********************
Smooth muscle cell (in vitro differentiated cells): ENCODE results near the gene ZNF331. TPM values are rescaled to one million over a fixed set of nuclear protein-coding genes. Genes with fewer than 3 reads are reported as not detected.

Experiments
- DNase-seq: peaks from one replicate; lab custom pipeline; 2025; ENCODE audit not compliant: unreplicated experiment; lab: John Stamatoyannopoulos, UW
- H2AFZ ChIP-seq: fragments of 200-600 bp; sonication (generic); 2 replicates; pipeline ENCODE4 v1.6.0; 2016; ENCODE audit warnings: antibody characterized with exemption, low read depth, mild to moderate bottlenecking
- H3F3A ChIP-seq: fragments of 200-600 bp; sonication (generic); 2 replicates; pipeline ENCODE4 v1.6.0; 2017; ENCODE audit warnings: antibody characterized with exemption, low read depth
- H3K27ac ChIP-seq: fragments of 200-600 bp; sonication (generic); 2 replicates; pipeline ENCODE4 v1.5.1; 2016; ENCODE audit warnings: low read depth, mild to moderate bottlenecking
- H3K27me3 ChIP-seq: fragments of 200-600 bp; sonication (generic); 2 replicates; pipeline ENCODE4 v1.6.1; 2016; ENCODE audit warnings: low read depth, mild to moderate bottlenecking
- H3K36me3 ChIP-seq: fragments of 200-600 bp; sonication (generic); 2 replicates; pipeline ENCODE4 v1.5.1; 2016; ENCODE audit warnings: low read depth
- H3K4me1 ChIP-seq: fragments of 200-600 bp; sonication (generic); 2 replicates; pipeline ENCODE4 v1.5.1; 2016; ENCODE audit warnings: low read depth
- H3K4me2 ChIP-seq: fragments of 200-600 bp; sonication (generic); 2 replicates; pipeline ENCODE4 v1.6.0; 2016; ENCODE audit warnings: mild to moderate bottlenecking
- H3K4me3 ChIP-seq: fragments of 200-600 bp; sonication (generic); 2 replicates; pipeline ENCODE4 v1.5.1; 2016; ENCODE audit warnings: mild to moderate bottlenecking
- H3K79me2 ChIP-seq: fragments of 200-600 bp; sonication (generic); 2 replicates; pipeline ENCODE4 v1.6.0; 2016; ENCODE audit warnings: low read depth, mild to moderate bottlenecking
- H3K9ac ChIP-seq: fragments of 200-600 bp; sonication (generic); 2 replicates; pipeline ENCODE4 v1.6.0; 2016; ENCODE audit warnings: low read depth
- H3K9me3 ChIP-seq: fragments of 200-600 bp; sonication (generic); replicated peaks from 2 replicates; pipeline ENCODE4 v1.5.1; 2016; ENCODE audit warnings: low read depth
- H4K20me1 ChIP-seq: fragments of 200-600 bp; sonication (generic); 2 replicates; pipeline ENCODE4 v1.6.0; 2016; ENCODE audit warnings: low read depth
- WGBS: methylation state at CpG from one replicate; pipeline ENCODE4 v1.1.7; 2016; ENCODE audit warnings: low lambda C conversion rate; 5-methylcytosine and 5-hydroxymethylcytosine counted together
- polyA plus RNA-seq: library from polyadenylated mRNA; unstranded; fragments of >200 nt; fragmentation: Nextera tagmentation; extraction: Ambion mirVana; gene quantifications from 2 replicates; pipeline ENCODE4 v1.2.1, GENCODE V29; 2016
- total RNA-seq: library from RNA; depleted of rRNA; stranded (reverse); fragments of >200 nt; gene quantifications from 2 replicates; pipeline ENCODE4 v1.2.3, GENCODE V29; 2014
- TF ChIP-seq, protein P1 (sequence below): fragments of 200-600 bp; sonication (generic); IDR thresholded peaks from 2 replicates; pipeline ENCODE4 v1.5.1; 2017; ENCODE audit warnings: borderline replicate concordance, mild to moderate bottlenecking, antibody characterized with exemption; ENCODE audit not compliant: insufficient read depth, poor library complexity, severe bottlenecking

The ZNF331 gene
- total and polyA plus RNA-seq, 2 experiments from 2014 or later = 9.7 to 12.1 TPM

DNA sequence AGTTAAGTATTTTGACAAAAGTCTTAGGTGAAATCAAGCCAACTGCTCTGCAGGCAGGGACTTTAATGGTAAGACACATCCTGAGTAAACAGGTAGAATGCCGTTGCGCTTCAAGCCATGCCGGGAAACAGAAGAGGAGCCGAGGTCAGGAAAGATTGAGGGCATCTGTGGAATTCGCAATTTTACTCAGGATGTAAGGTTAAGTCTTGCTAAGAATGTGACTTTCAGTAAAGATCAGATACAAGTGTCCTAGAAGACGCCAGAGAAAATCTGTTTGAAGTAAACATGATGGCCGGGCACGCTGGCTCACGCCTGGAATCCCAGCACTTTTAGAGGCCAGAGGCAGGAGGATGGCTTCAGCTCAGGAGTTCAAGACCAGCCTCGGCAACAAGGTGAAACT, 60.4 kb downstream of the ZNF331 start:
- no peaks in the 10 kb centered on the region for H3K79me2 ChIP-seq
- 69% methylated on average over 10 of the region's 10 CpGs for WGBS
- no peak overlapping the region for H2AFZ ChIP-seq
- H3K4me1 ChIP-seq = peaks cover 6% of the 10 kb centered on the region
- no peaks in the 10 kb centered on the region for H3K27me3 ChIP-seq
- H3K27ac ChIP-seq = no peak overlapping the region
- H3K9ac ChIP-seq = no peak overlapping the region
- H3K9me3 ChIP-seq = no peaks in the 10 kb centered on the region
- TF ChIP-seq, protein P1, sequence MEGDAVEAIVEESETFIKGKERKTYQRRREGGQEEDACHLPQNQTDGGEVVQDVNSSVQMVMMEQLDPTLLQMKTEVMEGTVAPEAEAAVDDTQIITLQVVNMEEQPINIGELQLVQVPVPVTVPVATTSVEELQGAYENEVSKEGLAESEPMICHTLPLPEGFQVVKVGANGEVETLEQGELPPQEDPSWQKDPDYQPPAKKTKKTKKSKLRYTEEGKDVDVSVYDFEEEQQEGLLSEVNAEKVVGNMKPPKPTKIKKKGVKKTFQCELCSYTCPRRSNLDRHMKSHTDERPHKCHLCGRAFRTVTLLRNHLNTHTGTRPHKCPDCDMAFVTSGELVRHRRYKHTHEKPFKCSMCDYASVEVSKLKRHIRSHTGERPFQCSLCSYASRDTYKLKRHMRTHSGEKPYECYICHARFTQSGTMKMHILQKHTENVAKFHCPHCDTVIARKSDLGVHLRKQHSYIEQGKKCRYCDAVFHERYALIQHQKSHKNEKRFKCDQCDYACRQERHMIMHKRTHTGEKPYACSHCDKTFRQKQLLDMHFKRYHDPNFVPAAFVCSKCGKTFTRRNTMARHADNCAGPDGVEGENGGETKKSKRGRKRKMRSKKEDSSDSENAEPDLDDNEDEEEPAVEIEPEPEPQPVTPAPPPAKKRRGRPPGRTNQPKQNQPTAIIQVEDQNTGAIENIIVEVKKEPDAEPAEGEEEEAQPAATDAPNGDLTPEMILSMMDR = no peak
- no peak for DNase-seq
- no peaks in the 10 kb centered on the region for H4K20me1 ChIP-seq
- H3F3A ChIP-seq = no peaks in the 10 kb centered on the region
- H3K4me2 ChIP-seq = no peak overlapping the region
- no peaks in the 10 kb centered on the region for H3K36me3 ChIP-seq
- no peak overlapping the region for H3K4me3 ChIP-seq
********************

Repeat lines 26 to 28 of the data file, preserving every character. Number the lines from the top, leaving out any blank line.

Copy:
- H3K4me1 ChIP-seq = peaks cover 6% of the 10 kb centered on the region
- no peaks in the 10 kb centered on the region for H3K27me3 ChIP-seq
- H3K27ac ChIP-seq = no peak overlapping the region